International recording industry organisation the IFPI has launched what it calls the "biggest escalation yet" in its battle against file-sharing.

The IFPI has begun over 2,100 new legal cases against individuals. It has also launched litigation in five new European and Asian countries while beginning its first actions in South America.

Criminal prosecutions, all networks hit

File-sharers in Sweden, Switzerland, Argentina, Hong Kong and Singapore are threatened by criminal penalties and payment of damages.

Thousands of file-sharers worldwide have already been forced to pay $3,000 or more in damages to the music label multinationals for sharing music using peer-to-peer services.

It's the fourth wave of litigation since the international campaign began in March 2004, and it targets users across all the major unauthorised networks, including FastTrack (Kazaa), Gnutella (BearShare), eDonkey, DirectConnect, BitTorrent, WinMX, and SoulSeek.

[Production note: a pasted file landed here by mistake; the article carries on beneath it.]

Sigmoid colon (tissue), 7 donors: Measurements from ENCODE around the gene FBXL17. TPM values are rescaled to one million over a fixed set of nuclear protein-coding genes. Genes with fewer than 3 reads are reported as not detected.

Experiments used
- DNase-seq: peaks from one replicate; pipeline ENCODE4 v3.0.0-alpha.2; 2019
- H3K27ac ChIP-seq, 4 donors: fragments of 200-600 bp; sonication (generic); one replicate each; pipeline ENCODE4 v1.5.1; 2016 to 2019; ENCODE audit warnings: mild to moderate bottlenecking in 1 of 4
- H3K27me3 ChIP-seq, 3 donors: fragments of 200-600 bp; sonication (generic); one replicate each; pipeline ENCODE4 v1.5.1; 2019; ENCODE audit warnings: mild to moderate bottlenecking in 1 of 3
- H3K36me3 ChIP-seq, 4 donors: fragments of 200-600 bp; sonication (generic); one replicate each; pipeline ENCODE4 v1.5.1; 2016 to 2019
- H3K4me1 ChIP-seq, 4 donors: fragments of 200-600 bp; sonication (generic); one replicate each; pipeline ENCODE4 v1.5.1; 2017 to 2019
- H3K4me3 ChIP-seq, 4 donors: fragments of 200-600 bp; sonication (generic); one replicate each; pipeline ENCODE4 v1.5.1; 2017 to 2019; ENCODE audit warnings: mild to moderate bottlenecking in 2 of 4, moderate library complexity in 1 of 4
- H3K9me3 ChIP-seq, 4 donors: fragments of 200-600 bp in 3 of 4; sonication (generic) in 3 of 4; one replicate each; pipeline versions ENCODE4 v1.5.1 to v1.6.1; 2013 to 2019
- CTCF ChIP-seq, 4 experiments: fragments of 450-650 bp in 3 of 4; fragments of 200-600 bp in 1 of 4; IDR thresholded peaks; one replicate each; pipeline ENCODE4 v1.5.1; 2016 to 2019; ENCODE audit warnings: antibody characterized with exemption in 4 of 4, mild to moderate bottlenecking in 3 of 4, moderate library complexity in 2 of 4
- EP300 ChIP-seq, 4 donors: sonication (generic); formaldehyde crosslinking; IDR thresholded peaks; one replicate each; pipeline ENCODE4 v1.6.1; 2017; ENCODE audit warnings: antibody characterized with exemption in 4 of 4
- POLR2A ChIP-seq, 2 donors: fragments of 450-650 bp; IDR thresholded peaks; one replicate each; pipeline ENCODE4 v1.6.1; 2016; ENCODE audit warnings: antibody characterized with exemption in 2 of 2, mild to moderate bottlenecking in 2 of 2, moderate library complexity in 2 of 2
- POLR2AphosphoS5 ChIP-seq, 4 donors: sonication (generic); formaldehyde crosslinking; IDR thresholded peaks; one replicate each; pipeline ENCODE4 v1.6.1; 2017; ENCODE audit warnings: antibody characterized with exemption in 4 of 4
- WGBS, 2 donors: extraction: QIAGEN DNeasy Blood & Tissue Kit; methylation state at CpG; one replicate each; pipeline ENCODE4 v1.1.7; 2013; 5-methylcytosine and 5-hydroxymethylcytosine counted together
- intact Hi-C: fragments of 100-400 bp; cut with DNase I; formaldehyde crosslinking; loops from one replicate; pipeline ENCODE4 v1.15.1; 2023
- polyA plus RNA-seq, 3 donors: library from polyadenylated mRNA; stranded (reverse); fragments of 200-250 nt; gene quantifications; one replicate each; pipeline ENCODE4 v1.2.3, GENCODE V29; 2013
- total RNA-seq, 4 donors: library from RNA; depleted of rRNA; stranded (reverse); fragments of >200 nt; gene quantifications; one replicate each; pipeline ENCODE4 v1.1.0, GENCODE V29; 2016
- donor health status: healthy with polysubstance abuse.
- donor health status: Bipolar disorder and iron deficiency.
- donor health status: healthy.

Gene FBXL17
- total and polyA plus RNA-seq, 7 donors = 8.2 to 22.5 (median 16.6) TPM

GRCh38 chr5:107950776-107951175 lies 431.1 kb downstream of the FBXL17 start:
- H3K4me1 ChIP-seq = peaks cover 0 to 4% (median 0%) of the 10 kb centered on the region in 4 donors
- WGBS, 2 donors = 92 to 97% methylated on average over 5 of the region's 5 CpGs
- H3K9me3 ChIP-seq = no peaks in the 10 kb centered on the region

Peace through war

Announcing the latest wave of actions at a press conference in Stockholm today, IFPI chairman and CEO John Kennedy said: "This is a significant escalation of our enforcement actions against people who are uploading and distributing copyrighted music on P2P networks.

"The message today is that there are no havens for the theft of music on the Internet."

Kennedy proclaimed that by its actions, the recording industry has succesfully changed the perception of music: "Making it clear that copyright laws will be enforced against illegal file-sharing".

"There is no excuse to steal music," he said.
The IFPI is launching a mix of civil and criminal prosecution against file-sharers. What type of litigation depends on what laws exist in the country the action takes place.

The IFPI has also released a number of documents and research on file sharing and piracy.